Leading experts from around the globe are to gather at The University of Nottingham’s China campus to discuss breakthroughs in technologies that help scientists to see inside living cells with unprecedented detail and also to look within the human body at a microscopic level.
The 2011 International Conference on Functional Optical Imaging is taking place at the University of Nottingham Ningbo, China, on the 3rd and 4th of December.
Hosted by the University’s Institute of Biophysics, Imaging and Optical Science (IBIOS), it will focus on state-of-the-art optical imaging technologies so sophisticated that they can allow researchers to study individual cells within the body.
Innovations in biomedical imaging technologies are driving forward new diagnostic tests, allowing treatment to be given at a much earlier stage for a range of serious medical conditions and improving outcomes for patients.
Professor Paul O’Shea, Co-Director of IBIOS said: “Building on our successful conference in 2009, we are looking forward to welcoming some of the world’s leading experts in the optical imaging sciences to our China campus. The imaging sciences have moved beyond simply taking pictures of cells and we are now in a position to visualise the many complex functions of cells, particularly those associated with disease. These tasks involve international co-operation and so we hope the conference will allow strong working links to be established between the Nottingham teams and these international groups.”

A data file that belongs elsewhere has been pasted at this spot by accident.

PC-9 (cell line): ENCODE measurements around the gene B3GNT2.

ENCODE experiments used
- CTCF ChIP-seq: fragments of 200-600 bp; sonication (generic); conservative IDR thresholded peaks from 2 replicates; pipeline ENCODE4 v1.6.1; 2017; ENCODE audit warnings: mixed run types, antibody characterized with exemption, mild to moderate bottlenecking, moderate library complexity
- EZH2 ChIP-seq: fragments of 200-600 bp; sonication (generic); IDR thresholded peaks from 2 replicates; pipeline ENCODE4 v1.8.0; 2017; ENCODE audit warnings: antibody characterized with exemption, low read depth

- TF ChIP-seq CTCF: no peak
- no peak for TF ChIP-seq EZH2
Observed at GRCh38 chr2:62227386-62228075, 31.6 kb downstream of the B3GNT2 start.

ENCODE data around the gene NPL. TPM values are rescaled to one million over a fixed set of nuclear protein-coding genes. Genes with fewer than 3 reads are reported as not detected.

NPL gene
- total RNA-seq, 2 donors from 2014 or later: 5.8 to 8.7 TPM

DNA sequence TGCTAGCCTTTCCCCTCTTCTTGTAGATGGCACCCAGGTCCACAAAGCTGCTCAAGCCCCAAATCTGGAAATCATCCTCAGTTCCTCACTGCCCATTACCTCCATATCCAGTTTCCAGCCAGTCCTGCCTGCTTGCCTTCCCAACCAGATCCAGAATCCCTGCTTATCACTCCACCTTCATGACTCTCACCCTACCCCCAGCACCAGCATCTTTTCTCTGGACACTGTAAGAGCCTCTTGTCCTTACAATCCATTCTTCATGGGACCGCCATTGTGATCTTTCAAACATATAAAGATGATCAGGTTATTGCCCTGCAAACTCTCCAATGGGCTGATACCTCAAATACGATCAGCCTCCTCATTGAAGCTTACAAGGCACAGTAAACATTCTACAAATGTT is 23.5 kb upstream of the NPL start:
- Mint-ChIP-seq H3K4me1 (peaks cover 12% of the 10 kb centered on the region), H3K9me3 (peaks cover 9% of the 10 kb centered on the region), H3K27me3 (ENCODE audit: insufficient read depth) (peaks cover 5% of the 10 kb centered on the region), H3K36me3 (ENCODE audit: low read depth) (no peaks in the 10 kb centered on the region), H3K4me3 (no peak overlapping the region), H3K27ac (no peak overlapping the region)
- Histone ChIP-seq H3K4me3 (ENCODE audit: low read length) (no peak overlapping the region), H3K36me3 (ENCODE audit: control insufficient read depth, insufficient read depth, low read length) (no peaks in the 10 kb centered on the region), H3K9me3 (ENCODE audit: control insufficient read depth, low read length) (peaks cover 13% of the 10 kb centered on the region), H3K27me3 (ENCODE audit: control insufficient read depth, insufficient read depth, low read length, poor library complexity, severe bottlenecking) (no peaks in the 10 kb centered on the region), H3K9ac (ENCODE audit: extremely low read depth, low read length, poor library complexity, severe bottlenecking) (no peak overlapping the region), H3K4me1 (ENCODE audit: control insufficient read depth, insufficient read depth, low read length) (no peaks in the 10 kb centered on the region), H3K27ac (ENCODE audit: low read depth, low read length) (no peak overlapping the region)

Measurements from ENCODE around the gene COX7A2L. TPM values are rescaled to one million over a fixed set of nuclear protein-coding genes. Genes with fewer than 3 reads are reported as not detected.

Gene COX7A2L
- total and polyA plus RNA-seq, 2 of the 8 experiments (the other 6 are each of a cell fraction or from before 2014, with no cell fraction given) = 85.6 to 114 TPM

Among the highlights of the conference will be:
• New super-resolution approaches to biomedical endoscopy
• Enhanced time sensitivity for measuring cellular processes
• Simplifying biomedical measurements by removing the need to label diagnostic molecules
The event will also feature a showcase of the wide ranging research currently being conducted at IBIOS, including projects to develop new diagnostic devices for serious medical conditions, including neurodegenerative diseases.
One major focus of the institute’s research is new technologies to detect Alzheimer’s Disease, the most common form of dementia affecting more than 830,000 people in the UK alone. While there is currently no cure, there are treatments that can slow the progression of the disease but these can often rely on early diagnosis.
Nottingham researchers are developing a low-cost, easy-to-use instrument that will detect the presence of a unique combination of biomarkers from a simple blood test, allowing doctors to carry out diagnostic tests for the disease in clinics.